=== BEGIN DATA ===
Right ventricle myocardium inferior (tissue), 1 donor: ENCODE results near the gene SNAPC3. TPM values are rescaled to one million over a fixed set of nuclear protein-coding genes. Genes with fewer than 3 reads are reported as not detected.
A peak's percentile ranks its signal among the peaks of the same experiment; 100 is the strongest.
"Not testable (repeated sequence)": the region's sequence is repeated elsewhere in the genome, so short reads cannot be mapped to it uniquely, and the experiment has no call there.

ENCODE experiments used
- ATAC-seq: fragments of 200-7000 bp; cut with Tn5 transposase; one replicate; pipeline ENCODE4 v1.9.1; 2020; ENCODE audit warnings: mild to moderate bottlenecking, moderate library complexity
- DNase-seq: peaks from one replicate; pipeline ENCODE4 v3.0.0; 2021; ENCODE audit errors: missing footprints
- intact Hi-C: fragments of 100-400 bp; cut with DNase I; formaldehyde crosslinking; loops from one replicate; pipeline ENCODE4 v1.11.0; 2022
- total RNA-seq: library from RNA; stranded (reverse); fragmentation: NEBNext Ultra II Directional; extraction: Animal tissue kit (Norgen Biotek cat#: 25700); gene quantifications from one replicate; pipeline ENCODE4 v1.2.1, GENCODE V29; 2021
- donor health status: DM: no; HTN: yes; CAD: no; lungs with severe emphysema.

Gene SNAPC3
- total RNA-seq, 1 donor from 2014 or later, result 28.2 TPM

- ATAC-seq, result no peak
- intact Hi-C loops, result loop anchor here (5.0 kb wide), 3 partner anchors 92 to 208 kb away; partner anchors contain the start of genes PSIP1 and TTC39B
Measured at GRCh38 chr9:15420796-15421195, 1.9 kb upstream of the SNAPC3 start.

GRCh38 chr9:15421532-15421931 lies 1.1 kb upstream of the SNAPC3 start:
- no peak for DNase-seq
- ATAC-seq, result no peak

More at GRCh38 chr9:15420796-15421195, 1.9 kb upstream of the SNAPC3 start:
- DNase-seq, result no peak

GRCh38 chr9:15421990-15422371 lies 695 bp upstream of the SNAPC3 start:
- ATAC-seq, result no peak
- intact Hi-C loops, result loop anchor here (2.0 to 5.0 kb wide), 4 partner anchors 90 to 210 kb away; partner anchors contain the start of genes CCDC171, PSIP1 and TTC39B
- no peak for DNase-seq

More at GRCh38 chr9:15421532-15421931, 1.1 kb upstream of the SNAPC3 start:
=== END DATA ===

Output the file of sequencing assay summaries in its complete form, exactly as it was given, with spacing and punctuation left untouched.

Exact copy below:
Right ventricle myocardium inferior (tissue), 1 donor: ENCODE results near the gene SNAPC3. TPM values are rescaled to one million over a fixed set of nuclear protein-coding genes. Genes with fewer than 3 reads are reported as not detected.
A peak's percentile ranks its signal among the peaks of the same experiment; 100 is the strongest.
"Not testable (repeated sequence)": the region's sequence is repeated elsewhere in the genome, so short reads cannot be mapped to it uniquely, and the experiment has no call there.

ENCODE experiments used
- ATAC-seq: fragments of 200-7000 bp; cut with Tn5 transposase; one replicate; pipeline ENCODE4 v1.9.1; 2020; ENCODE audit warnings: mild to moderate bottlenecking, moderate library complexity
- DNase-seq: peaks from one replicate; pipeline ENCODE4 v3.0.0; 2021; ENCODE audit errors: missing footprints
- intact Hi-C: fragments of 100-400 bp; cut with DNase I; formaldehyde crosslinking; loops from one replicate; pipeline ENCODE4 v1.11.0; 2022
- total RNA-seq: library from RNA; stranded (reverse); fragmentation: NEBNext Ultra II Directional; extraction: Animal tissue kit (Norgen Biotek cat#: 25700); gene quantifications from one replicate; pipeline ENCODE4 v1.2.1, GENCODE V29; 2021
- donor health status: DM: no; HTN: yes; CAD: no; lungs with severe emphysema.

Gene SNAPC3
- total RNA-seq, 1 donor from 2014 or later, result 28.2 TPM

- ATAC-seq, result no peak
- intact Hi-C loops, result loop anchor here (5.0 kb wide), 3 partner anchors 92 to 208 kb away; partner anchors contain the start of genes PSIP1 and TTC39B
Measured at GRCh38 chr9:15420796-15421195, 1.9 kb upstream of the SNAPC3 start.

GRCh38 chr9:15421532-15421931 lies 1.1 kb upstream of the SNAPC3 start:
- no peak for DNase-seq
- ATAC-seq, result no peak

More at GRCh38 chr9:15420796-15421195, 1.9 kb upstream of the SNAPC3 start:
- DNase-seq, result no peak

GRCh38 chr9:15421990-15422371 lies 695 bp upstream of the SNAPC3 start:
- ATAC-seq, result no peak
- intact Hi-C loops, result loop anchor here (2.0 to 5.0 kb wide), 4 partner anchors 90 to 210 kb away; partner anchors contain the start of genes CCDC171, PSIP1 and TTC39B
- no peak for DNase-seq

More at GRCh38 chr9:15421532-15421931, 1.1 kb upstream of the SNAPC3 start: